On display when you enter the studio is furniture they have been experimenting with. The end tables are milled from plywood. The shapes feel very organic but it’s not hard to make the acrylic pieces fit snugly; CNC is great at that trick.

The bookshelves have been in use for years. [Jessica] mentioned that she added the key to the 3D printed connectors because the wood shrinks over time and a snug fit is prone to dump your books all over the room without this nifty design detail. If you’re interested in these check out the Github repo they’ve posted.

The vast majority of their production 3D printing is done off-site by the best equipment available. But it gets shipped to this studio for finishing. This starts with a trip through a vibrating polisher where ceramic medium makes the items smooth. Direct from the printers they have a powdery texture which results from the SLS process.

If the customer chooses a color the items are then dyed to specification. The day we visited there was a batch of jewelry being soaked in black dye.

On the research and development side of things the team has a lot of toys on site. I didn’t take a picture of every 3D printer but here are a few shots of the interesting ones. The rest of the shop area is actually used for production. The laser cutter is used to produce the puzzles shown below. They’ve been down a costly path of learning what this laser can and can’t do; cutting the tight tolerances in the puzzles is demanding for the stepper motors.

It’s always nice to leave some of the most interesting for last. The color-printed coral sculptures were breathtaking. I can’t imagine a process other than 3D printing that could feasibly make something like this. Along similar lines are the zoetropes they have on display. This is a sculpture that spins in a dark-box, with lights that strobe synchronous to the spinning. The result is a three-dimensional sculpture that generates right in front of your eyes.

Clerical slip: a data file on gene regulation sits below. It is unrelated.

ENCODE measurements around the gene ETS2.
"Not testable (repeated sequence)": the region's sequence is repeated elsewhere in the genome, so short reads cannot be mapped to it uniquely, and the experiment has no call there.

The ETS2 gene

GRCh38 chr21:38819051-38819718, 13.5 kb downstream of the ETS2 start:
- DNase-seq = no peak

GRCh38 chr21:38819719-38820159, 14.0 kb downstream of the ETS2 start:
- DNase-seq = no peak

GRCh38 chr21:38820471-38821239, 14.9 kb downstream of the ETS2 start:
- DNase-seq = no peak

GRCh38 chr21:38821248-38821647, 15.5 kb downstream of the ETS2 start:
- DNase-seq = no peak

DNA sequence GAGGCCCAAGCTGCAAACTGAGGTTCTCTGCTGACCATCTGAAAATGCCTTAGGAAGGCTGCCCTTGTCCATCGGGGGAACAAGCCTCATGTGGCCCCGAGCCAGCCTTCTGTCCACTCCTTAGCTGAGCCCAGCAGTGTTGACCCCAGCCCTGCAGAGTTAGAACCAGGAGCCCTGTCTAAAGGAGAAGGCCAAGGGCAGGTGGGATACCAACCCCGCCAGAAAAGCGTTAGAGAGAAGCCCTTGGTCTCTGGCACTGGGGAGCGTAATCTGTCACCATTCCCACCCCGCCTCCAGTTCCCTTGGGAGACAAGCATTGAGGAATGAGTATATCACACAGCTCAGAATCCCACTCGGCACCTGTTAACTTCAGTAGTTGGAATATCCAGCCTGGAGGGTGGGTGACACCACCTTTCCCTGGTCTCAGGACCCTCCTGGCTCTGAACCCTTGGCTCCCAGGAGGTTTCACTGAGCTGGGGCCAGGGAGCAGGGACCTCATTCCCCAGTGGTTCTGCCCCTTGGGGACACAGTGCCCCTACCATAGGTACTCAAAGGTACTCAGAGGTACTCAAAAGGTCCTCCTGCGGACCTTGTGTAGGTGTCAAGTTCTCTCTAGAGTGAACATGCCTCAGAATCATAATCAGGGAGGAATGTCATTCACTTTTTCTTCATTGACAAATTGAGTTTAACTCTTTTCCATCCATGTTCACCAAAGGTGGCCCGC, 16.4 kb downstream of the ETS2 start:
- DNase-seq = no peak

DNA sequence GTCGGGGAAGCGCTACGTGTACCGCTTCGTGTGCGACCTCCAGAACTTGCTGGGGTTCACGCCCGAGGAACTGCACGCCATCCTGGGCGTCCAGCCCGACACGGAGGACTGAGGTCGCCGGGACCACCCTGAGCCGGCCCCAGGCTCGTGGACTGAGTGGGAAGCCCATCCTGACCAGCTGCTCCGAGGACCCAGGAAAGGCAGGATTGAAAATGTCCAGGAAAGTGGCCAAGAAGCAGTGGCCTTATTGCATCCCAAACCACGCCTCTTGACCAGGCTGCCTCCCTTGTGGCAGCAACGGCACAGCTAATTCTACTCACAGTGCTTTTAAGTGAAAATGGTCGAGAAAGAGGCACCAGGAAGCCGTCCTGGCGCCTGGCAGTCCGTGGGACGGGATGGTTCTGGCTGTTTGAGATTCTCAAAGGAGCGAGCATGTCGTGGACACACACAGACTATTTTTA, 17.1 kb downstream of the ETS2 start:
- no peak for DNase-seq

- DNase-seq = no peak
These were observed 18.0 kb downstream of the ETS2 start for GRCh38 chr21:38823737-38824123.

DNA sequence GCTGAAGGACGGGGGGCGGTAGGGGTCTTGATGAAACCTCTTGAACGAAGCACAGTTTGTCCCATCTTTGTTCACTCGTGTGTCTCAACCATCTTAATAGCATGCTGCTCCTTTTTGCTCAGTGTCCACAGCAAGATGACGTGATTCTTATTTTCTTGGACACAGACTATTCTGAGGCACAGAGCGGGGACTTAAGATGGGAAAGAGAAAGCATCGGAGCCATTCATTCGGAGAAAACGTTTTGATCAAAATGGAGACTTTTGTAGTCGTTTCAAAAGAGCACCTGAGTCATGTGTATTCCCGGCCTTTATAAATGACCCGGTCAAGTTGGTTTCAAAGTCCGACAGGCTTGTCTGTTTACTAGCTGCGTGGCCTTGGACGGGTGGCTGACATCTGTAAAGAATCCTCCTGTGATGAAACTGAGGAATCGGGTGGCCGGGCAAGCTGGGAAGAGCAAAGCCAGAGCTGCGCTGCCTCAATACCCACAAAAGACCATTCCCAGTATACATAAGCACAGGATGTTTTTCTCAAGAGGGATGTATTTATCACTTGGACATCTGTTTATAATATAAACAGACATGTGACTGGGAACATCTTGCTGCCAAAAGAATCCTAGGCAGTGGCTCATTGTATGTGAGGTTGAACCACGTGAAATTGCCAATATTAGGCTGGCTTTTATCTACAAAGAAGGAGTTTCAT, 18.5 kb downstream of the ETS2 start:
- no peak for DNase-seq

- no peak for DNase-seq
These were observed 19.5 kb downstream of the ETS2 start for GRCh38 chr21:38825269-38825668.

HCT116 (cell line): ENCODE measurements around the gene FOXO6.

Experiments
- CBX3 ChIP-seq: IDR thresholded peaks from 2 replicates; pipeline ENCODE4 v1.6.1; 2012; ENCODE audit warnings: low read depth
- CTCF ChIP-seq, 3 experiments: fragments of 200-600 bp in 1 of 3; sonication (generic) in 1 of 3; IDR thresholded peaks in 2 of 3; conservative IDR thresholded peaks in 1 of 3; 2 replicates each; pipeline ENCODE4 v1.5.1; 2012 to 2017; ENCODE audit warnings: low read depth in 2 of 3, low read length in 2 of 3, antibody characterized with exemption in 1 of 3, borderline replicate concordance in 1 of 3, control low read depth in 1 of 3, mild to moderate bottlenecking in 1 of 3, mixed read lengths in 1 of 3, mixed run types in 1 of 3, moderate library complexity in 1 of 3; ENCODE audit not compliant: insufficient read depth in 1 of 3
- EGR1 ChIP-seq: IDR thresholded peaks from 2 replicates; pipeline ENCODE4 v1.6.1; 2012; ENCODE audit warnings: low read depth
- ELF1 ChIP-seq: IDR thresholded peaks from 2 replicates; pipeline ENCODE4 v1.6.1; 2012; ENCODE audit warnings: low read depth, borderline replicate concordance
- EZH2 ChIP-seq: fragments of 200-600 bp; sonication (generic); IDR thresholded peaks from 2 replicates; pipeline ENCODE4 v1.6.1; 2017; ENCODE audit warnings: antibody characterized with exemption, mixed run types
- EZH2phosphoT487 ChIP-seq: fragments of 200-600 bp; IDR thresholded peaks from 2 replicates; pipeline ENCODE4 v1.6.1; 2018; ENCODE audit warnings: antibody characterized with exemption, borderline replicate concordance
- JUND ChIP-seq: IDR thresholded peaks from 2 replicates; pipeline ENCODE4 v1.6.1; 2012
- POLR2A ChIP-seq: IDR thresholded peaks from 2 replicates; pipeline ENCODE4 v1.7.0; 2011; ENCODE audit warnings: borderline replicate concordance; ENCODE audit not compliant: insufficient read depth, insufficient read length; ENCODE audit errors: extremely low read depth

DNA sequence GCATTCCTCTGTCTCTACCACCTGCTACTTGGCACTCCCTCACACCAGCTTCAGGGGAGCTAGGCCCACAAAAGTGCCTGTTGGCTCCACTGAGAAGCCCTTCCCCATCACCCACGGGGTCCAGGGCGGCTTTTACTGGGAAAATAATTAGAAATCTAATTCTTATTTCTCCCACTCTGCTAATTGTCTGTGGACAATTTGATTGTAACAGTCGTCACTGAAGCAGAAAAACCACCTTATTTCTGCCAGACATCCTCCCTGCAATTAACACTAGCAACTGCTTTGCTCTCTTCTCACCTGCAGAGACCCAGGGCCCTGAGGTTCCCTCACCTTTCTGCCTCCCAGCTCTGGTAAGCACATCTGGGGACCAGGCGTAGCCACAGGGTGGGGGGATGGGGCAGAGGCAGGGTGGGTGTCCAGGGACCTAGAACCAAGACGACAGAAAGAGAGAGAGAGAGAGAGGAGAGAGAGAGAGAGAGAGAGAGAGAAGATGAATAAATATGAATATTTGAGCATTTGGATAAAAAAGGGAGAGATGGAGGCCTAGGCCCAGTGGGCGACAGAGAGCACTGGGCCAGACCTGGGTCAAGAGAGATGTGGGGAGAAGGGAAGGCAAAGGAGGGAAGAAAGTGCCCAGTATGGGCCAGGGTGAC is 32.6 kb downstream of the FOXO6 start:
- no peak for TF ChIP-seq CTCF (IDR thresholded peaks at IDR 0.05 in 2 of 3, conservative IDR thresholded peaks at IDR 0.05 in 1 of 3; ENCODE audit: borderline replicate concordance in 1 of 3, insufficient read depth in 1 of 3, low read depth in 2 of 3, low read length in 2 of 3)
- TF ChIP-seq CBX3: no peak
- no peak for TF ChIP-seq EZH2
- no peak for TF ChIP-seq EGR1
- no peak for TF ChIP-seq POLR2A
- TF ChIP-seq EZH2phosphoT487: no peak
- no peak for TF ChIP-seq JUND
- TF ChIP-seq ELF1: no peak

Perhaps the widest appeal will be for the generative jigsaw puzzles. Many of these are not that large, about the size of a large slice of bread. But they contain numerous pieces with wonderfully whimsical shapes. The last puzzle shown is spectacular. It includes pieces of a different color throughout the design. These can be taken out separately to make a separate round puzzle. The puzzle-within-a-puzzle design was developed to be super-difficult after avid puzzlers asked for something more challenging. Good luck with that one!

Nervous System is built on a very interesting idea executed extremely well. Thanks for opening you doors to Hackaday and showing us how you make all of these wonderful pieces!


Filed under: 3d Printer hacks, Featured, laser hacks

Witness The Birth of a 36-Lens Panoramic Camera

ศุกร์, 08/28/2015 - 18:01

We are suckers for a teardown video here at Hackaday: few things are more fascinating than watching an expensive piece of equipment get torn apart. [Jonas Pfeil] is going the other way, though: he has just published an interesting video of one of his Panono panoramic ball cameras being built.

The Panono is a rather cool take on the panoramic camera: it is a ball-shaped device fitted with 36 individual cameras. When you press the button and throw the camera in the air, it waits until the highest point and then takes pictures from all of the cameras. Sound familiar? We first coverd [Jonas’] work way back in 2011.

Photos are stitched together into a single panoramic image with an equivalent resolution of up to 106 megapixels. The final image is panoramic in both horizontal and vertical directions: you can scroll up, down, left, right or in and out of the image. Since images are all taken at the same time you don’t have continuity problems associated with moving a single camera sensor. There are a number of sample images on their site but keep reading for a look at some of the updated hardware since our last look at this fascinating camera.